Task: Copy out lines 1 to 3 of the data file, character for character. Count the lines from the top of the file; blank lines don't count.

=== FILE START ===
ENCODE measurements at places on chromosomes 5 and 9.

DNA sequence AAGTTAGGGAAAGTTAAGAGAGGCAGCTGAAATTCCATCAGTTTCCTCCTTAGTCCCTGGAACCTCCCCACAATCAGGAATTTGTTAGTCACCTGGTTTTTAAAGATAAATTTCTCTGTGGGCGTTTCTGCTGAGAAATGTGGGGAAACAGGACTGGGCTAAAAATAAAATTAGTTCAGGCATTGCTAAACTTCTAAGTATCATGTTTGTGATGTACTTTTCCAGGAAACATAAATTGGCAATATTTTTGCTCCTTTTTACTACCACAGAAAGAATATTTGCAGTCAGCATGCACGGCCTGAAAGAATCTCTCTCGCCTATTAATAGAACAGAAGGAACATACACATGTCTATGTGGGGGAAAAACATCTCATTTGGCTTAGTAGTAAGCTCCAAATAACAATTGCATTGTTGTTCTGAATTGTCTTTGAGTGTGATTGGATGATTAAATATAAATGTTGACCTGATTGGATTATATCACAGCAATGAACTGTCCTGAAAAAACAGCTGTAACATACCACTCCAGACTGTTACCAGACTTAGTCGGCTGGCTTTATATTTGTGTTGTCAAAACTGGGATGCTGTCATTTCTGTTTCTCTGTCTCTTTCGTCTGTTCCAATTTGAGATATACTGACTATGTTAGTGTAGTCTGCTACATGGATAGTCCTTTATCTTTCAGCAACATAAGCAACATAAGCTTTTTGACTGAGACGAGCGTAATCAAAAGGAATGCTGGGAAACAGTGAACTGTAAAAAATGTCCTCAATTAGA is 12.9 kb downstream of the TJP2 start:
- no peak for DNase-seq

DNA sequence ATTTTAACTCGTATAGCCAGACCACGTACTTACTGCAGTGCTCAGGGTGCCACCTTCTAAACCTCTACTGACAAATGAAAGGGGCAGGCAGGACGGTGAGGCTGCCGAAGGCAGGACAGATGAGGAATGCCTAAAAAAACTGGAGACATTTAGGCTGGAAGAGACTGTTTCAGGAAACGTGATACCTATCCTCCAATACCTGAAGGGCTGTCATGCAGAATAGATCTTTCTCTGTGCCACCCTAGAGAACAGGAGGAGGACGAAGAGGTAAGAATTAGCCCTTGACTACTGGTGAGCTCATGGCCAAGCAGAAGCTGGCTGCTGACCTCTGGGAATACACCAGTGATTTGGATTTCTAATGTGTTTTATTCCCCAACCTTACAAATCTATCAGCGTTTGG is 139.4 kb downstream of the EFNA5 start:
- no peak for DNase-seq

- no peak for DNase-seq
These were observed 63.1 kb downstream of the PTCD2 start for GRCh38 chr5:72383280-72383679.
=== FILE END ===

ENCODE measurements at places on chromosomes 5 and 9.

DNA sequence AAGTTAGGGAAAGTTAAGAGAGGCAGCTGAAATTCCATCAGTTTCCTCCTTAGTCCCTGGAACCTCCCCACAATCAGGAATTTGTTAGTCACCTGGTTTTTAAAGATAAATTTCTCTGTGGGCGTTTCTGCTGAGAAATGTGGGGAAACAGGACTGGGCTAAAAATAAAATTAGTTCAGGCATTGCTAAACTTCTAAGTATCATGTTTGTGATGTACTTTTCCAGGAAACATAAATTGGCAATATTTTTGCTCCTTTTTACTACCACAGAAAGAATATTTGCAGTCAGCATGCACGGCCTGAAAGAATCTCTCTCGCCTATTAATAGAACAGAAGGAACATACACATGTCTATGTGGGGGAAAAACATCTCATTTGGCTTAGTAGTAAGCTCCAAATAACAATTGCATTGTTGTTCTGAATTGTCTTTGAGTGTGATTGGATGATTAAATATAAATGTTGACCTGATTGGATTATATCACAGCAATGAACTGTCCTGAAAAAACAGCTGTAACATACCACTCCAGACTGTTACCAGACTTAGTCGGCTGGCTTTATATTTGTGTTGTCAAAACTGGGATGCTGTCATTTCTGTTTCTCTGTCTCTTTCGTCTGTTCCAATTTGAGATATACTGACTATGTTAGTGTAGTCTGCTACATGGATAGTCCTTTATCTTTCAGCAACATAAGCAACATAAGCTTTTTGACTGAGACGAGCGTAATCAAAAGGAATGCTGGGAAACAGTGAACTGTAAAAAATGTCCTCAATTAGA is 12.9 kb downstream of the TJP2 start:
- no peak for DNase-seq